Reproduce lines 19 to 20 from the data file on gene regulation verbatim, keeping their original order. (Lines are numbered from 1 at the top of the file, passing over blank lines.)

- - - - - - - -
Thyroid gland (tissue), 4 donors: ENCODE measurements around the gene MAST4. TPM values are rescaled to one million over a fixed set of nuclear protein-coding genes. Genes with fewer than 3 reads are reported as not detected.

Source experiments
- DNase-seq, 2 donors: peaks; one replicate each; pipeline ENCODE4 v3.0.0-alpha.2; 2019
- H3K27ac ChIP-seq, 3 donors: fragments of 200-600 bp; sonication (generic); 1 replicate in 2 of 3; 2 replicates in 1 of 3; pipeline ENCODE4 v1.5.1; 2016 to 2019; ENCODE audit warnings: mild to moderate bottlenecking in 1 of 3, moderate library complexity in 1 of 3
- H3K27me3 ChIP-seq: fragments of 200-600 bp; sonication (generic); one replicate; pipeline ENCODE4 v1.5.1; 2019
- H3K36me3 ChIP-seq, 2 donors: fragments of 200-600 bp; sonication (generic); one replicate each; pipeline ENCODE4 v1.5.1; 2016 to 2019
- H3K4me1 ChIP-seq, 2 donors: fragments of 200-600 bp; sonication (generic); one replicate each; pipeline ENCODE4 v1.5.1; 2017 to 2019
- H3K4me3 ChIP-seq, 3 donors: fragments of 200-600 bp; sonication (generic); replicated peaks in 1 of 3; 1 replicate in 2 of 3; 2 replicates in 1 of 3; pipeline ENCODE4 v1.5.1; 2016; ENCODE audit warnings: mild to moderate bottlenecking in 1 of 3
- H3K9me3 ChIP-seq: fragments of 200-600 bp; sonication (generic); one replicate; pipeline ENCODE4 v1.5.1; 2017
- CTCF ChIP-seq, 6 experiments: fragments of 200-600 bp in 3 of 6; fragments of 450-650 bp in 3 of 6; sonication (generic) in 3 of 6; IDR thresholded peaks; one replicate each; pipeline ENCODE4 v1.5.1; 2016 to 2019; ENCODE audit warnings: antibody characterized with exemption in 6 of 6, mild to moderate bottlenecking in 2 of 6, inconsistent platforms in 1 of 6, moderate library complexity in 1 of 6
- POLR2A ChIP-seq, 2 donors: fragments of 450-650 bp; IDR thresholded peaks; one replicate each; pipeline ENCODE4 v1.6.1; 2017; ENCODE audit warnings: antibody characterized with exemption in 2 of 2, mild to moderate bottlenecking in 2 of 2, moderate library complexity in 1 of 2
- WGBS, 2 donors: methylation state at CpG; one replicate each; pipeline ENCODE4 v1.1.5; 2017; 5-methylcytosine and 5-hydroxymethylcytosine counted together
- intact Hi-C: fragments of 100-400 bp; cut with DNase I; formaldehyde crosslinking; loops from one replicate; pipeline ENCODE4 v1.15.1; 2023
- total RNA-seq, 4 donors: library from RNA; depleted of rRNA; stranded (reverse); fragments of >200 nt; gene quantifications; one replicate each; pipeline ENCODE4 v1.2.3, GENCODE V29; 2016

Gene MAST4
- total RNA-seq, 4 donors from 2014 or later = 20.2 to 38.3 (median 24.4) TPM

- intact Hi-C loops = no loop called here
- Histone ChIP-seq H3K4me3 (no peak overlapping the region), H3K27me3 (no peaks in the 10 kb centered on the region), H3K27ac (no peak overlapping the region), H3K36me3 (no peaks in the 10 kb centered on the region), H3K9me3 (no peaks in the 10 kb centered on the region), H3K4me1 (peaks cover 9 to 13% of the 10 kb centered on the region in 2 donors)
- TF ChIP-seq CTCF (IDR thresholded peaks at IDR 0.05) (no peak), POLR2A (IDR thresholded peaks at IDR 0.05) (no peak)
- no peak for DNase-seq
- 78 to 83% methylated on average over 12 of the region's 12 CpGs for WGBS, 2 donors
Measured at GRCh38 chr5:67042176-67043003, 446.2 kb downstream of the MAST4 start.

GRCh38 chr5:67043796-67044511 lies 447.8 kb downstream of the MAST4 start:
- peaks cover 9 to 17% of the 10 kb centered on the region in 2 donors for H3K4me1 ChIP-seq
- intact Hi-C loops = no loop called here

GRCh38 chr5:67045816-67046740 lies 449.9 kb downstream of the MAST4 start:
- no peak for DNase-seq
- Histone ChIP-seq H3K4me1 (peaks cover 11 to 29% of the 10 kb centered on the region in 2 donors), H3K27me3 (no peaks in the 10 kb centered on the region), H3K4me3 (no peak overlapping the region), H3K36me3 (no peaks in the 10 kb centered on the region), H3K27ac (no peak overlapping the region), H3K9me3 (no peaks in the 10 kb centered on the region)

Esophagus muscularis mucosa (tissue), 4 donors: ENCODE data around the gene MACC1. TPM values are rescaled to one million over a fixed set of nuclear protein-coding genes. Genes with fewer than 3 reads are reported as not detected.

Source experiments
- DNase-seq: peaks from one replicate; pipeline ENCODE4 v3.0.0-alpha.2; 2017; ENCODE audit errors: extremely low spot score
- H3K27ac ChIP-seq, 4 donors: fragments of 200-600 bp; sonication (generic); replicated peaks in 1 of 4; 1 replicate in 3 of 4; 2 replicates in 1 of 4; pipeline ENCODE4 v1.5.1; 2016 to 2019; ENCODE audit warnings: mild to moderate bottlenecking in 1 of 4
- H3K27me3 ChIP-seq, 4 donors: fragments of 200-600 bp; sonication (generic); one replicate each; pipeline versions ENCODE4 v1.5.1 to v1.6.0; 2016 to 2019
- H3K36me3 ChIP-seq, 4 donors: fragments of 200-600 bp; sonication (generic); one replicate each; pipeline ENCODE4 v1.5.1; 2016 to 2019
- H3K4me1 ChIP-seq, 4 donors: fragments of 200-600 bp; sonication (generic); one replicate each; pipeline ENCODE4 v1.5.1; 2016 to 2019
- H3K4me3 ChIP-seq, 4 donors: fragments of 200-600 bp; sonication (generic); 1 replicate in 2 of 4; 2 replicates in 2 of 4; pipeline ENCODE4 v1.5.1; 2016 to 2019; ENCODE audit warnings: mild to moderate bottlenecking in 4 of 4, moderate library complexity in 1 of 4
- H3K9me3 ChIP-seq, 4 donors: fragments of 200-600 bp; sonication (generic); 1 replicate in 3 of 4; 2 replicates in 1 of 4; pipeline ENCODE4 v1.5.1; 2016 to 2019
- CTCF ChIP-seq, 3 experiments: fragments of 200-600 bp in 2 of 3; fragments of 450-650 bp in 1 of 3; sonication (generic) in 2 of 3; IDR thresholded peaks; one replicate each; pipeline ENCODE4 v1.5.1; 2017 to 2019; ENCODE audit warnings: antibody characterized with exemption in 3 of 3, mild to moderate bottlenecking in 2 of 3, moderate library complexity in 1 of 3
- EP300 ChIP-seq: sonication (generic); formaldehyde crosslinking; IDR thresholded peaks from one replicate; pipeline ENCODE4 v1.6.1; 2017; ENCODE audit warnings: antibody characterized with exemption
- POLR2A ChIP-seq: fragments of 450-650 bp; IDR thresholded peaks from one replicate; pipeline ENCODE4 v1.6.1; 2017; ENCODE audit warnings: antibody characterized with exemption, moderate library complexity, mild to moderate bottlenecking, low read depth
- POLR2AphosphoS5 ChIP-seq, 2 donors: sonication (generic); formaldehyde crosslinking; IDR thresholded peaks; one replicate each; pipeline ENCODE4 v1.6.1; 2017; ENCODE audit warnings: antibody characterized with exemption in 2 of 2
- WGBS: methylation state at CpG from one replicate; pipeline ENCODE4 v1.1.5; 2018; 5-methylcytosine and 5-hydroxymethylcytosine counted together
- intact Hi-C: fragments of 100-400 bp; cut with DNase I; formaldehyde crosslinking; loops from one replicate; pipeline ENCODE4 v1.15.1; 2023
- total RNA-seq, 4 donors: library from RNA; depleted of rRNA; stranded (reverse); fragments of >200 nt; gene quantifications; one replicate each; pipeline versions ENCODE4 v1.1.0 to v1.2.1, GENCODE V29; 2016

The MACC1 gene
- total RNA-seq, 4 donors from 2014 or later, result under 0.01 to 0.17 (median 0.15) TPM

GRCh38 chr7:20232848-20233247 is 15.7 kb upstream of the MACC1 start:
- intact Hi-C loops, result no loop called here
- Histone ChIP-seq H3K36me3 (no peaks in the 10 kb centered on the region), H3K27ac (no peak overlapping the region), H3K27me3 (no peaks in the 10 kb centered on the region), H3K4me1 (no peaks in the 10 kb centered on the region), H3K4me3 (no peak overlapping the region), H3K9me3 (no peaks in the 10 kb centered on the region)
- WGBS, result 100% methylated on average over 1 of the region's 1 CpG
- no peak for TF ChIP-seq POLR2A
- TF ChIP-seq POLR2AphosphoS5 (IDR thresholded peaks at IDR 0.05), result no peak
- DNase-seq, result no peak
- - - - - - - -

- TF ChIP-seq CTCF (IDR thresholded peaks at IDR 0.05) (no peak), POLR2A (IDR thresholded peaks at IDR 0.05) (no peak)
- no peak for DNase-seq